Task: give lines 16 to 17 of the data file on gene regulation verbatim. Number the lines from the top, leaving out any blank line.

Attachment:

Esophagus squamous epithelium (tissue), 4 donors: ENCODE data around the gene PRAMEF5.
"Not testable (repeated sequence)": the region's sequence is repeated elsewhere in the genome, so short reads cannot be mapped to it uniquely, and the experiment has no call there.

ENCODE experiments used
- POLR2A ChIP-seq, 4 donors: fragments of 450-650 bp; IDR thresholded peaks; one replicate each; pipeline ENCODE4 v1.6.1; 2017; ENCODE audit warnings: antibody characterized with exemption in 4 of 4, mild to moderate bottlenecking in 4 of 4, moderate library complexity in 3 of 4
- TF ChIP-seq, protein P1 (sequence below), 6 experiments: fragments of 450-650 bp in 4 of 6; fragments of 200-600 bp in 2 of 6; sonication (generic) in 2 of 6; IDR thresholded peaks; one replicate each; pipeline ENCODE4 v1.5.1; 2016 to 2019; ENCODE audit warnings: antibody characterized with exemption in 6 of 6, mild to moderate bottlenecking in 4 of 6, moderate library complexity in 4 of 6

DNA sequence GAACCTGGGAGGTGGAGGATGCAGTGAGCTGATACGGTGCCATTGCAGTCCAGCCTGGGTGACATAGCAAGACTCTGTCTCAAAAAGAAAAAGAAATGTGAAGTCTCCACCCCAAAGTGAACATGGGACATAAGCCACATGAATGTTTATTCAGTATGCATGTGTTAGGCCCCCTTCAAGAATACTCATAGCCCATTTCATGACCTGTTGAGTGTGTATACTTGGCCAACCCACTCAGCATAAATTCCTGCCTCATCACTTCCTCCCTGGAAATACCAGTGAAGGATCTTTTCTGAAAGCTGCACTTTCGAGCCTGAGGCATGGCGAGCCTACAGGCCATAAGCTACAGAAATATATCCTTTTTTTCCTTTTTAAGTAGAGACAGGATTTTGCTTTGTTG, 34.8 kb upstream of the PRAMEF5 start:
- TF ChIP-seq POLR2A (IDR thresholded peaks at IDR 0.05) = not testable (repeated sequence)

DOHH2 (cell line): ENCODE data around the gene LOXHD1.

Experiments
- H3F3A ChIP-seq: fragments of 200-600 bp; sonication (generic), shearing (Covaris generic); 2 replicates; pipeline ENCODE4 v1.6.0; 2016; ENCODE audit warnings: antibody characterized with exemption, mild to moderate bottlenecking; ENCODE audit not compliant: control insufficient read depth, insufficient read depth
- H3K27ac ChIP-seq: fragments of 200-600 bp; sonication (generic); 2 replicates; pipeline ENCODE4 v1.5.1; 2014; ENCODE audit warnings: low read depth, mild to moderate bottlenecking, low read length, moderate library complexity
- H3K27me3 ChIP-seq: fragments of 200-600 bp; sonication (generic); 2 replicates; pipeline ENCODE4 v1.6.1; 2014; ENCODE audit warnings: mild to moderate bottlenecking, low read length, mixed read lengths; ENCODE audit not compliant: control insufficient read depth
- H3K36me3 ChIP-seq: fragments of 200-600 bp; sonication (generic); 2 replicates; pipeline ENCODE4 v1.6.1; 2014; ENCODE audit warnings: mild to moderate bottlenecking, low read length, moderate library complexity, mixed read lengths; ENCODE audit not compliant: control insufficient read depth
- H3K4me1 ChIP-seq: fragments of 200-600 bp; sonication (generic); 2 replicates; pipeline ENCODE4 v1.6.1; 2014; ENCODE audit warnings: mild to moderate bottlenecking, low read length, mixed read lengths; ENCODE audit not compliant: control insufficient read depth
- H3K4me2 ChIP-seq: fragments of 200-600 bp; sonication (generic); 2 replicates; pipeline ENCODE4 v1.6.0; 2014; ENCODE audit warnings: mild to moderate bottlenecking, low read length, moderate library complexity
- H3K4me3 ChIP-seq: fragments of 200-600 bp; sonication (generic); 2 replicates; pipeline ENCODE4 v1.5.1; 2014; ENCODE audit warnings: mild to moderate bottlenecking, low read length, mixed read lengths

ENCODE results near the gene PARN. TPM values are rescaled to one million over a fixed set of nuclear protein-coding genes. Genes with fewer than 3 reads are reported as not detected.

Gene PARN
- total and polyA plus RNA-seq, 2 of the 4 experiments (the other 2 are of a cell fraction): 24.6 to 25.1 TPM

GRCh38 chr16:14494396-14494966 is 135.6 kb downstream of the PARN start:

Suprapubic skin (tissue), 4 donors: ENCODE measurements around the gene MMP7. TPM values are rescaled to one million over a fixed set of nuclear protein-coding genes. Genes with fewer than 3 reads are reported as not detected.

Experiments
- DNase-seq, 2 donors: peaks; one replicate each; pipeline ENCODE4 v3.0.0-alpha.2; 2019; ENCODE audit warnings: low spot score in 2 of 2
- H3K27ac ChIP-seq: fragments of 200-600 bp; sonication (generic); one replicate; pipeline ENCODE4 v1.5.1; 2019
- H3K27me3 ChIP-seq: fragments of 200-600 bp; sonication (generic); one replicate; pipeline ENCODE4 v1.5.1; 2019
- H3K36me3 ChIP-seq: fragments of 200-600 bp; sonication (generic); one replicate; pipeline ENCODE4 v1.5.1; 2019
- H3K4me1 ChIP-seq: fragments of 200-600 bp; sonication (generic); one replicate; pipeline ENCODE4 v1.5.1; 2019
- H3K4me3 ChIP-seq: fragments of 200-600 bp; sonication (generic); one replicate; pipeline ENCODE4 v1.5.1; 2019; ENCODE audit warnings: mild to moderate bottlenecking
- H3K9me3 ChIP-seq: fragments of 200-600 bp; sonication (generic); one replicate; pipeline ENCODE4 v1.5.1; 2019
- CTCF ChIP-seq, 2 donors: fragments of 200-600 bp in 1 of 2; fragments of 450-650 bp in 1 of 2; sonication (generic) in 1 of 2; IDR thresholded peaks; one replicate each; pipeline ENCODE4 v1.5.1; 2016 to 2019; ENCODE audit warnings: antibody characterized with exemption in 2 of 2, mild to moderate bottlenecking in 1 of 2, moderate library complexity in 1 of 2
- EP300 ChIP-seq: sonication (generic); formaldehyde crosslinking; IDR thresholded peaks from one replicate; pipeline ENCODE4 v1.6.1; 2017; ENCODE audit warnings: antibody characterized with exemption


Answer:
- H3K4me3 ChIP-seq: fragments of 200-600 bp; sonication (generic); 2 replicates; pipeline ENCODE4 v1.5.1; 2014; ENCODE audit warnings: mild to moderate bottlenecking, low read length, mixed read lengths

ENCODE results near the gene PARN. TPM values are rescaled to one million over a fixed set of nuclear protein-coding genes. Genes with fewer than 3 reads are reported as not detected.